Haidarpasha explosion

One of Istanbul’s most iconic sites, the Haydarpasa Railway Station, was built during the reign of Ottoman Sultan Abdülhamid II.

The station was built by German architects Otto Ritter and Helmuth Cuno, as the starting point of the Istanbul-Baghdad, or Hejaz railway. Many of the station’s sections and the passenger lounge were opened on Aug. 19, 1908.

On the first day of its opening, the station suffered a fire and was only reopened on Nov. 4, 1909 after a restoration process. The building was used as an armoury during World War I, but was sabotaged on Sept. 6, 1917 when the armoury exploded. The station building became a shell and the area was bombed from the air twice in 1918 by the British to add to the destruction. On the 10th anniversary of the founding of the Turkish Republic (1933), the station was rebuilt to its original state and a comprehensive restoration was also carried out in 1976. The building still stands however today it is not operating as a railway terminus but the centre of a long-running controversial development battle.

Ottoman cavalry troops before boarding a train in Haidarpasha station.

Scene before the explosion.

Multiple fires and secondary explosions break out.

The roof of the station building catches fire.

What appears to be the Austrian section of the military camp seems to have avoided the damage.

The fires viewed from the European shore.

The aftermath.

Slow reconstruction around 1930.

During WWI there was an extensive German encampment that stretched from the station building on the shore to miles inland with German military equipment waiting to be railed east The explosion was massive, killing Ottoman, German and Austrian troops in the hundreds and clearly civilians were also caught up and figures have never been released (some estimates put the figure around 1,000). The station building and all ancillary buildings were severely damaged and were effectively out of order for the rest of the war. The event was censored in the local press and it had a serious effect on the resupply on the hard pressed Ottoman troops fighting the British and Arab irregulars in the Middle East.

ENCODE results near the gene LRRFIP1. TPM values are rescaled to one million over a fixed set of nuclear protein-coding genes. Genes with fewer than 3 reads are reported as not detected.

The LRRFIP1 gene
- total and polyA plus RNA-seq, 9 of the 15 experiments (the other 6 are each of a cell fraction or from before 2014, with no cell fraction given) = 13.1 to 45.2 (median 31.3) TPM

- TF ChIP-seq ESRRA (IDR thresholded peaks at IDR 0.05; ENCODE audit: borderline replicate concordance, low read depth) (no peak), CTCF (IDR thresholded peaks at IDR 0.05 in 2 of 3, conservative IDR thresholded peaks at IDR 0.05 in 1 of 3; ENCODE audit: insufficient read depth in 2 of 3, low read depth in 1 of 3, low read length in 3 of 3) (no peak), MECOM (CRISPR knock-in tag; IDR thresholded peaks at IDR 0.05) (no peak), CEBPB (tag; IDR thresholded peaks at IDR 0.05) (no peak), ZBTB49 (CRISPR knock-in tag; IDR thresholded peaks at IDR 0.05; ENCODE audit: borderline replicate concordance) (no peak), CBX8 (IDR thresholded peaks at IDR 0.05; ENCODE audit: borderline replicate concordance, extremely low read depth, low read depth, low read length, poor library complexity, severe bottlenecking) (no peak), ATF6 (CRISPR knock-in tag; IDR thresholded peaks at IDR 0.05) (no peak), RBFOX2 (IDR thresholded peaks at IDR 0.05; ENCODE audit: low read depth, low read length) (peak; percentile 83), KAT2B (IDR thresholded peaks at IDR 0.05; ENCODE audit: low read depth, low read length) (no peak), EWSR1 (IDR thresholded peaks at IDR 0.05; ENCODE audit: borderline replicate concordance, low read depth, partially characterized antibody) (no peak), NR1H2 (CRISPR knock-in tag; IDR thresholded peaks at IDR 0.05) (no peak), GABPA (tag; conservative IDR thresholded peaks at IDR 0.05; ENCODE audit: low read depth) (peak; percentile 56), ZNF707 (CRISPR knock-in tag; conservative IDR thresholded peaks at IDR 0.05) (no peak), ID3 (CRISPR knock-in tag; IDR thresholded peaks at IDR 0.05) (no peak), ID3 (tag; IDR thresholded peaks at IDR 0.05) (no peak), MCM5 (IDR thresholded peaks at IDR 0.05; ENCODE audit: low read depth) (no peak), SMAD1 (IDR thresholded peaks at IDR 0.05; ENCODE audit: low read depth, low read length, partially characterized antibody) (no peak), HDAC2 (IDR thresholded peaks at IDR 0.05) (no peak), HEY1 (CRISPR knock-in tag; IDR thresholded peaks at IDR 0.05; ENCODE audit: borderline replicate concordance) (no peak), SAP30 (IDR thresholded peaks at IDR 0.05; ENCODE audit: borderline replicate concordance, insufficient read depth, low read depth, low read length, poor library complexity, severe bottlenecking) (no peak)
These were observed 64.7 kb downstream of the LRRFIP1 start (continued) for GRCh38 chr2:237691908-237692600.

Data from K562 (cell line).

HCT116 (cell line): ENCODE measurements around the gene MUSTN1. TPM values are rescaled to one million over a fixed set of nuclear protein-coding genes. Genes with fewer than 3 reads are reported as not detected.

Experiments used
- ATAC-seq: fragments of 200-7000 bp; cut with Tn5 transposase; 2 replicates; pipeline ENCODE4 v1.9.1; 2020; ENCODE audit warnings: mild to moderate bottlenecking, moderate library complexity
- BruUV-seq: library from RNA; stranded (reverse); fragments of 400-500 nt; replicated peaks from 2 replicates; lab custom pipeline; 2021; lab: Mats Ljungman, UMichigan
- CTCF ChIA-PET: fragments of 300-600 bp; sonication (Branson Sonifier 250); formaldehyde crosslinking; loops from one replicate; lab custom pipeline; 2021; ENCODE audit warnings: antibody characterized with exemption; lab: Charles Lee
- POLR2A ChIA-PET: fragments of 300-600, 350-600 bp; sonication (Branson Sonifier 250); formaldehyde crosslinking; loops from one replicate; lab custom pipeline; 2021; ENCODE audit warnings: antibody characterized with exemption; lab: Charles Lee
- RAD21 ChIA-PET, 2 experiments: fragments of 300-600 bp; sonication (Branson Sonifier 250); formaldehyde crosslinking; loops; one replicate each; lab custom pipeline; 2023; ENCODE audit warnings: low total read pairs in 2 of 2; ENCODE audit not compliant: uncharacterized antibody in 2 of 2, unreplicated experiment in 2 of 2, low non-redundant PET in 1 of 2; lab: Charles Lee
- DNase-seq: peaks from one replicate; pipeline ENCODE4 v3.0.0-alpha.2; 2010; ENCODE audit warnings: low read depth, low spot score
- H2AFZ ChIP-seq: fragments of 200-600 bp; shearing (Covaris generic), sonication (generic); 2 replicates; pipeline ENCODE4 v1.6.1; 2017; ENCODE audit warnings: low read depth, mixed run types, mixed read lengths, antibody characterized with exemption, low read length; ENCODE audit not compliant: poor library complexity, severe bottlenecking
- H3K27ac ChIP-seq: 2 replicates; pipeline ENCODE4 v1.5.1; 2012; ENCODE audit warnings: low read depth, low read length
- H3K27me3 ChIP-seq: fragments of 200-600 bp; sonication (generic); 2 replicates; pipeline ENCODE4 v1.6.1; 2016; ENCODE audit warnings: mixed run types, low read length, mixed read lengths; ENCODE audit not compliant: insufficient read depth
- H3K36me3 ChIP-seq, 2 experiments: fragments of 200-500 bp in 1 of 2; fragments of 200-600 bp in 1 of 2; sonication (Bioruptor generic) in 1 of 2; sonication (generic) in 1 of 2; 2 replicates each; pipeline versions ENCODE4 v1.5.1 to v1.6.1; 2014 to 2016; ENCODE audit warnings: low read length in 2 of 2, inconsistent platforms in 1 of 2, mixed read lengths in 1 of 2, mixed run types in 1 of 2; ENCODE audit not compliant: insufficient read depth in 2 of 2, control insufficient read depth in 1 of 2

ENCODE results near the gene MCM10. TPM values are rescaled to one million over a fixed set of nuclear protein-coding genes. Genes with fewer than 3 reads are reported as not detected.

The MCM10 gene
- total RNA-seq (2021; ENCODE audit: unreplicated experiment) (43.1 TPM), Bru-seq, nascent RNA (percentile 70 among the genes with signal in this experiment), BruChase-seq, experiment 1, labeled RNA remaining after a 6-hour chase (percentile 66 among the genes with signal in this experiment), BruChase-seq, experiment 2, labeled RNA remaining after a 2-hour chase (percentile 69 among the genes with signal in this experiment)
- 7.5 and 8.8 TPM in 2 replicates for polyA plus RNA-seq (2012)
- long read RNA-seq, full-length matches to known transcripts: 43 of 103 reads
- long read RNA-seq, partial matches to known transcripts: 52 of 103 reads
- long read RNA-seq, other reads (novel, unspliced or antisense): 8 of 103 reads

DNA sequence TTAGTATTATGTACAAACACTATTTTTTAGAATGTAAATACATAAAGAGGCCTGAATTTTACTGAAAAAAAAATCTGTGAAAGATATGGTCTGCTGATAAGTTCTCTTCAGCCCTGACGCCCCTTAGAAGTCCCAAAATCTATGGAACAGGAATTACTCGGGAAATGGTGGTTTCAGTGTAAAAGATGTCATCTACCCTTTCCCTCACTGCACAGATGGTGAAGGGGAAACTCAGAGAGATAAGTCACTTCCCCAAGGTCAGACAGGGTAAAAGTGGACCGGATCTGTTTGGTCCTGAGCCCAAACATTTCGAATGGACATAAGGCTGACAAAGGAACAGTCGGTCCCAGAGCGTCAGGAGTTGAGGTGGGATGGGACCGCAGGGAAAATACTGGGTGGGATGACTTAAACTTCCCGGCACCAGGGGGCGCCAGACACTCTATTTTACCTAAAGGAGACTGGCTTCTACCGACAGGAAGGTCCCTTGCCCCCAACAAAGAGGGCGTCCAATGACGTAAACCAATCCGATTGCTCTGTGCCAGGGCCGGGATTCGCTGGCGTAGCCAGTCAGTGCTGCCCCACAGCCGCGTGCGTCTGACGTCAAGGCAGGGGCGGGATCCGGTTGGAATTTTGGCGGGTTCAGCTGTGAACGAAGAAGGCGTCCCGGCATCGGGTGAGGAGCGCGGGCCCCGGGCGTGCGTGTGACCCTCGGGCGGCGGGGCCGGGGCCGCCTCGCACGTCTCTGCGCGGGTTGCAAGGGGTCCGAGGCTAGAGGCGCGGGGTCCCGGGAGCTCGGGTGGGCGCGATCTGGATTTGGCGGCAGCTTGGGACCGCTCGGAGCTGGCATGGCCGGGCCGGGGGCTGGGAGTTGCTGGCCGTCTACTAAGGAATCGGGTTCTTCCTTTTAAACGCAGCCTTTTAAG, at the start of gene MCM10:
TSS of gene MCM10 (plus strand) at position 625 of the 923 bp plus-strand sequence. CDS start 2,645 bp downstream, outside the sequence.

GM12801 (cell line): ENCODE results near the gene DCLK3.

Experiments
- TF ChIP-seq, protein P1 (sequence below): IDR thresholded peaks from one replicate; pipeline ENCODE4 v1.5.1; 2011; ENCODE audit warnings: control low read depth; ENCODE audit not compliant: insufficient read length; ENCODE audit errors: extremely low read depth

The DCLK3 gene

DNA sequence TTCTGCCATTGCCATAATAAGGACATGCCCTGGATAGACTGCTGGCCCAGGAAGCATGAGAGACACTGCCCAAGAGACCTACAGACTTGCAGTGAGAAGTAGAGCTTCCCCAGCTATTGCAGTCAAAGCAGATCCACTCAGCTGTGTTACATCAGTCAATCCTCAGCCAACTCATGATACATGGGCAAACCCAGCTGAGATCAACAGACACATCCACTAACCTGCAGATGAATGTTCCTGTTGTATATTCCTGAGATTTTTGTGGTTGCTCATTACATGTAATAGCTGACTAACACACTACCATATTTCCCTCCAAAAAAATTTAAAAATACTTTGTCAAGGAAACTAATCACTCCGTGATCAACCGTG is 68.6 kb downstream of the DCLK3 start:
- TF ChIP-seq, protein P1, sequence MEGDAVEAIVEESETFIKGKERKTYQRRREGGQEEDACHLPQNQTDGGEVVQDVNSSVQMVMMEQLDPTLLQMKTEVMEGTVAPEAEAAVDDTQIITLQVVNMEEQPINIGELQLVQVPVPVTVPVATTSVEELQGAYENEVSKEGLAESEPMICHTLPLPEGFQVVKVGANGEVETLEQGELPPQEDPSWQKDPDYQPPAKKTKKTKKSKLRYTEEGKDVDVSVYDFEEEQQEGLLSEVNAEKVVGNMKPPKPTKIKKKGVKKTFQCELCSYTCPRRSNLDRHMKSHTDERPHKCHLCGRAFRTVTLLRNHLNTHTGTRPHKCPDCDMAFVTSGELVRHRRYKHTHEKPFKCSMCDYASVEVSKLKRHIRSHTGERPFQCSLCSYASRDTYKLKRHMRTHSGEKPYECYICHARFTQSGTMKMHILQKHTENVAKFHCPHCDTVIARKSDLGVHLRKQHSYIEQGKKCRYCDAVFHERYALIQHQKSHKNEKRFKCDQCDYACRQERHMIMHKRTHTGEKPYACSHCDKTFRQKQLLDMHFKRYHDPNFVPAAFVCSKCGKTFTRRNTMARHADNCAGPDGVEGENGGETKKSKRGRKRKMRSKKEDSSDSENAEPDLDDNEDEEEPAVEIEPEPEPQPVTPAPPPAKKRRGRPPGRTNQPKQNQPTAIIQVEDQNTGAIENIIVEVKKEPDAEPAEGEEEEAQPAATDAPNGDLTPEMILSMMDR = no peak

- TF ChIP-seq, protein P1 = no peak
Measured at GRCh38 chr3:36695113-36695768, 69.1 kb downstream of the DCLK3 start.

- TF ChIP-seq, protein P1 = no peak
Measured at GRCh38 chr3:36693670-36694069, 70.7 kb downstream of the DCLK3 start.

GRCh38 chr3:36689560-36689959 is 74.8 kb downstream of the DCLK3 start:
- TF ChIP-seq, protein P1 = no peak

Sabotage was suspected from the start, however nobody claimed responsibility. However in June 1934 Blackwood’s Magazine published an article entitled ‘A bow with two strings’ that attributed the incident to a clandestine operation conducted by a Secret Intelligence Service (SIS) volunteer agent identified as an Irish Armenian doctor named George Roupin [the surname is probably a cover name as it has a French feel]. Apparently a German secret document, recovered from a fire at a headquarters at Kreuznach, had indicated a planned Turkish offensive and pinpointed the munitions at Haidar Pasha as the site where the necessary weapons and explosives were being assembled.

Although the story was retailed in fictional terms, many of its details were entirely authentic, including a very accurate description of an unnamed naval officer, “a thick-set man wearing an eye-glass and walking with a limp” who was said to be ‘the Chief of British Intelligence Service in the field’, a portrait that Mansfield Smith-Cumming [the first director of what would become the Secret Intelligence Service (SIS), also known as MI6] must have recognised. Indeed, the naval officer, who had briefed Roupin for his mission, had lost his son in the war had himself been involved in an accident on the Meaux Chaussée. The author calling himself ‘Hasta’ [Turkish for Sick], remains unknown.

During both World Wars Istanbul was a centre of intrigue and spying and though Levantines were in the periphery of the ‘cloak-and-dagger’ operations, the resident communities no doubt were consulted for local knowledge and in some cases such as with Noel Rees etc. with his escape and spy infiltration network between Turkey and the Greek islands no doubt help shorten the war.

Scene of the 28 November 2010 fire that wrecked roof and upper stories of this building, that was later restored.

General images of Haydarpasha | The story of James Irwin (a prisoner of war who went through this destroyed station) by Peter Halsall, 2018